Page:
Question: How do you solicit feedback from drivers following the on boarding process?
Answer: If a client is not already working with a company that specifically offers comparative surveys, we are able to create surveys on the spot within our assessment tool and to put them in the orientation at any point. We are also able to send those questions to the drivers after the fact. The DRIVE FIRST product also has ways of getting unsolicited feedback from drivers as well, which can be extremely valuable.
Question: We push some content to drivers prior to orientation, but often have to repeat or allow time when they come in for orientation; any suggestions or ideas?
Answer: The first step in learning is to have someone’s attention. How is the content presented? What would make your drivers want to engage in the content in the first place? Do you have their attention? How do you know?
Second, I would examine how much information you are pushing. Your working memory has a limit as to how much content it can bring in at one time. So, the amount of information you are pushing might be too much to process given the amount of information you want them to assimilate and length of time they have to process it.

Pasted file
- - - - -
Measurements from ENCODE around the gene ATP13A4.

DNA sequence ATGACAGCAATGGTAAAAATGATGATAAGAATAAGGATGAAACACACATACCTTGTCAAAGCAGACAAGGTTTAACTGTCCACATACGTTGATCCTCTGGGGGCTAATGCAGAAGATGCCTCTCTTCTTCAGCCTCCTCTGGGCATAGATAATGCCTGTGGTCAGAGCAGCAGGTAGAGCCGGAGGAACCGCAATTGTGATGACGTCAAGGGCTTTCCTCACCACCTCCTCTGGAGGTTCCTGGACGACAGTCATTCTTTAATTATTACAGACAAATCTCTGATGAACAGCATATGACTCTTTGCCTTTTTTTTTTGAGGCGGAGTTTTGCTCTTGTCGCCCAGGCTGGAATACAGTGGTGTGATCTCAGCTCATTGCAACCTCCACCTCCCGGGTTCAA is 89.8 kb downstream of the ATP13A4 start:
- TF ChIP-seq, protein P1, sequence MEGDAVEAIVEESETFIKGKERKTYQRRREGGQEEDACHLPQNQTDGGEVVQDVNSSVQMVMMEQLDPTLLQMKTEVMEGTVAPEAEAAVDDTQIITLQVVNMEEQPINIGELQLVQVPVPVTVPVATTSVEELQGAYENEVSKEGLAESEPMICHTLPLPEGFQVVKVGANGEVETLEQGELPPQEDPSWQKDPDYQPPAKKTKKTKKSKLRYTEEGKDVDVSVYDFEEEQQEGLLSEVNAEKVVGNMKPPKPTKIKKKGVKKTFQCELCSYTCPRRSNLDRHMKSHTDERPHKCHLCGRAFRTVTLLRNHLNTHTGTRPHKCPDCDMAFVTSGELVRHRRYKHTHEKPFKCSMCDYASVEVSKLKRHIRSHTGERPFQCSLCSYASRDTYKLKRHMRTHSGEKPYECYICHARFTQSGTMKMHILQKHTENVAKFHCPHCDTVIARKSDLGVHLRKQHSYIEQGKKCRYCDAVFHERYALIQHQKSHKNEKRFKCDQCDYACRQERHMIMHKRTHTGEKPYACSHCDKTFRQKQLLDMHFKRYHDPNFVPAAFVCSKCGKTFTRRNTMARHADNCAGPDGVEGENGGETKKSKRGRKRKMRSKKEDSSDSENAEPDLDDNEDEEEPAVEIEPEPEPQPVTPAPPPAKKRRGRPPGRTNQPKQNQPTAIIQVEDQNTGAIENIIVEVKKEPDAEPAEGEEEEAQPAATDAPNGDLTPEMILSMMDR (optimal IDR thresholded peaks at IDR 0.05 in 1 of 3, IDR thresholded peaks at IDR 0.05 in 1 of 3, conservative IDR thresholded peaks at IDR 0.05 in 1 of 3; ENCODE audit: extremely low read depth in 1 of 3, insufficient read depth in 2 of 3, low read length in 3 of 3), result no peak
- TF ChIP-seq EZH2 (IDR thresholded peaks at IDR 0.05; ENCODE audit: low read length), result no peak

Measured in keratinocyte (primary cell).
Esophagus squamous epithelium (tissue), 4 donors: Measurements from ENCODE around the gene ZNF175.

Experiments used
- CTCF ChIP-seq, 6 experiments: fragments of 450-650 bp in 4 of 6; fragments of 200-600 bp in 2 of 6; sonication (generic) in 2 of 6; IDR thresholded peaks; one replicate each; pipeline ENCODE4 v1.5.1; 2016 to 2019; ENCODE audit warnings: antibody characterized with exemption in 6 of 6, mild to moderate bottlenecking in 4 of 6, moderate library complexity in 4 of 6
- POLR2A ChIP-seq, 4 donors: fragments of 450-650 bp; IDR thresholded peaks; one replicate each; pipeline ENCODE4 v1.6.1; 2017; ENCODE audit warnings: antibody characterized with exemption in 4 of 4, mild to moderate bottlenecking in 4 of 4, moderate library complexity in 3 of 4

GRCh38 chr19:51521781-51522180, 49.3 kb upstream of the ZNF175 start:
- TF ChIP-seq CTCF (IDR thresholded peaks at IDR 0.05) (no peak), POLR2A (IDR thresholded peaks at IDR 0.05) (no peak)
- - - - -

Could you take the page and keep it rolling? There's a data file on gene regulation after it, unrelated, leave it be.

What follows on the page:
What medium is the content in? Is it all text? Is it all video? Are they podcasts? Webinars? Are they long PDFs? Is it in one language? Remember, not all drivers have the same learning preferences. Try providing the content in different ways.
With all this said, Behavioral Learning research suggests that for an average learner with limited prior knowledge, it often will take up to seven times for that information to find its way into recallable, long-term memory. This is why it is important to have information that your drivers have trouble with presented before, during, and even after orientation.